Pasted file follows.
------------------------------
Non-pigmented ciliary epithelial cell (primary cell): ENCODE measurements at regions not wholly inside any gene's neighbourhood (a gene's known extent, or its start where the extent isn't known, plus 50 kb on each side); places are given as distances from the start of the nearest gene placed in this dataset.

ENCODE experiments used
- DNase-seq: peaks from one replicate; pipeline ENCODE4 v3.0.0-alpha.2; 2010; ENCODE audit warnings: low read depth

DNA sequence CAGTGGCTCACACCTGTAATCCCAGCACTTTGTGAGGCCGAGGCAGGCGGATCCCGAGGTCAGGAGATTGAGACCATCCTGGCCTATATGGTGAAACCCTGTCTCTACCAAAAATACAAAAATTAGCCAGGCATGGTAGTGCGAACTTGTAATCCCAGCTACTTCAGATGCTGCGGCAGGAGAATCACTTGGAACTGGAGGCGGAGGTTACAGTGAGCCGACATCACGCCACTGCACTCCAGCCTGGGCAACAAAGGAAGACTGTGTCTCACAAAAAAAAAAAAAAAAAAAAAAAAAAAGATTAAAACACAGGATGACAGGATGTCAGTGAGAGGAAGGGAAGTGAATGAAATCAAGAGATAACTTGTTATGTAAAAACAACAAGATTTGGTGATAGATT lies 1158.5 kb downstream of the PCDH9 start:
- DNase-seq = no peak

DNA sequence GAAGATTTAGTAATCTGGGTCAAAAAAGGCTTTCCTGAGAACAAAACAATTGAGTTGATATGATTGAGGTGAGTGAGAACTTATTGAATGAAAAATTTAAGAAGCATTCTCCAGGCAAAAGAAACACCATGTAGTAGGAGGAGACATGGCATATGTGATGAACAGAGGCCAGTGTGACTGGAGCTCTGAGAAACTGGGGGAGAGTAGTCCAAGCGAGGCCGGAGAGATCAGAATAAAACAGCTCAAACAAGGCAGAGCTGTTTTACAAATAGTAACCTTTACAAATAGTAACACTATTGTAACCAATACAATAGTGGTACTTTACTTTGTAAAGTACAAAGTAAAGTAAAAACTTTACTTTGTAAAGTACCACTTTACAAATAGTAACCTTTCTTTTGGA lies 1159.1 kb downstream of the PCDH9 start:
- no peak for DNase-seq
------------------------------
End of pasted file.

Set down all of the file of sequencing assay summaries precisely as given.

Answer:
Non-pigmented ciliary epithelial cell (primary cell): ENCODE measurements at regions not wholly inside any gene's neighbourhood (a gene's known extent, or its start where the extent isn't known, plus 50 kb on each side); places are given as distances from the start of the nearest gene placed in this dataset.

ENCODE experiments used
- DNase-seq: peaks from one replicate; pipeline ENCODE4 v3.0.0-alpha.2; 2010; ENCODE audit warnings: low read depth

DNA sequence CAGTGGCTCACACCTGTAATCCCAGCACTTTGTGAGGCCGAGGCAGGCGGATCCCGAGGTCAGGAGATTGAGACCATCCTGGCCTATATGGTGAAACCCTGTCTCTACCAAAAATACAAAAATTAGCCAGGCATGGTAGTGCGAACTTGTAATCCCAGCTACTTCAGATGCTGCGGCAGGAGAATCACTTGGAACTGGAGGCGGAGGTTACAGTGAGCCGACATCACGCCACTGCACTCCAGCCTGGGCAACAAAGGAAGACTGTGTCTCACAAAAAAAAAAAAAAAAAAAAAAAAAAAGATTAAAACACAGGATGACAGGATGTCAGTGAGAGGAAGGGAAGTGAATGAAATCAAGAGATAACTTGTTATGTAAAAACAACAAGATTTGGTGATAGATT lies 1158.5 kb downstream of the PCDH9 start:
- DNase-seq = no peak

DNA sequence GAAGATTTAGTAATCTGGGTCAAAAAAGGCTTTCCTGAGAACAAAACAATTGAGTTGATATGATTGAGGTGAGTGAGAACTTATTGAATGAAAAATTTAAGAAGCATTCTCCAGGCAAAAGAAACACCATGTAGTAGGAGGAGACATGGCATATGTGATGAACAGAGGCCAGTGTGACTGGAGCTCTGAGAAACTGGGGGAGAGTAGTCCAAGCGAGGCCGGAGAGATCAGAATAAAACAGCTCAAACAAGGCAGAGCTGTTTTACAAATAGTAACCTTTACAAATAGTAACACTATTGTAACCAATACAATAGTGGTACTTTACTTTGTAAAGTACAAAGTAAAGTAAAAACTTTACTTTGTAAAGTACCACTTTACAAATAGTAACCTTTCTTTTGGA lies 1159.1 kb downstream of the PCDH9 start:
- no peak for DNase-seq